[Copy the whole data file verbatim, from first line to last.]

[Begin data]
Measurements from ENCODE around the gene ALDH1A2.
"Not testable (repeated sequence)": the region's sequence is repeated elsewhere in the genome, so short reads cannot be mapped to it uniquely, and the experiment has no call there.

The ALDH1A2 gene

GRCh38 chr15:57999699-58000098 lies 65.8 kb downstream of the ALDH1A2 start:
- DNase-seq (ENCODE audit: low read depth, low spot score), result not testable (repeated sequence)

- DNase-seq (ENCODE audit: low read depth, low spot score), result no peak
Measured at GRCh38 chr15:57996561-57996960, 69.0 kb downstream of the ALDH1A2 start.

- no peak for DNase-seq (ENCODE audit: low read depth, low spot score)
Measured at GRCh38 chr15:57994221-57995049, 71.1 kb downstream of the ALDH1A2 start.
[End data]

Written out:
Measurements from ENCODE around the gene ALDH1A2.
"Not testable (repeated sequence)": the region's sequence is repeated elsewhere in the genome, so short reads cannot be mapped to it uniquely, and the experiment has no call there.

The ALDH1A2 gene

GRCh38 chr15:57999699-58000098 lies 65.8 kb downstream of the ALDH1A2 start:
- DNase-seq (ENCODE audit: low read depth, low spot score), result not testable (repeated sequence)

- DNase-seq (ENCODE audit: low read depth, low spot score), result no peak
Measured at GRCh38 chr15:57996561-57996960, 69.0 kb downstream of the ALDH1A2 start.

- no peak for DNase-seq (ENCODE audit: low read depth, low spot score)
Measured at GRCh38 chr15:57994221-57995049, 71.1 kb downstream of the ALDH1A2 start.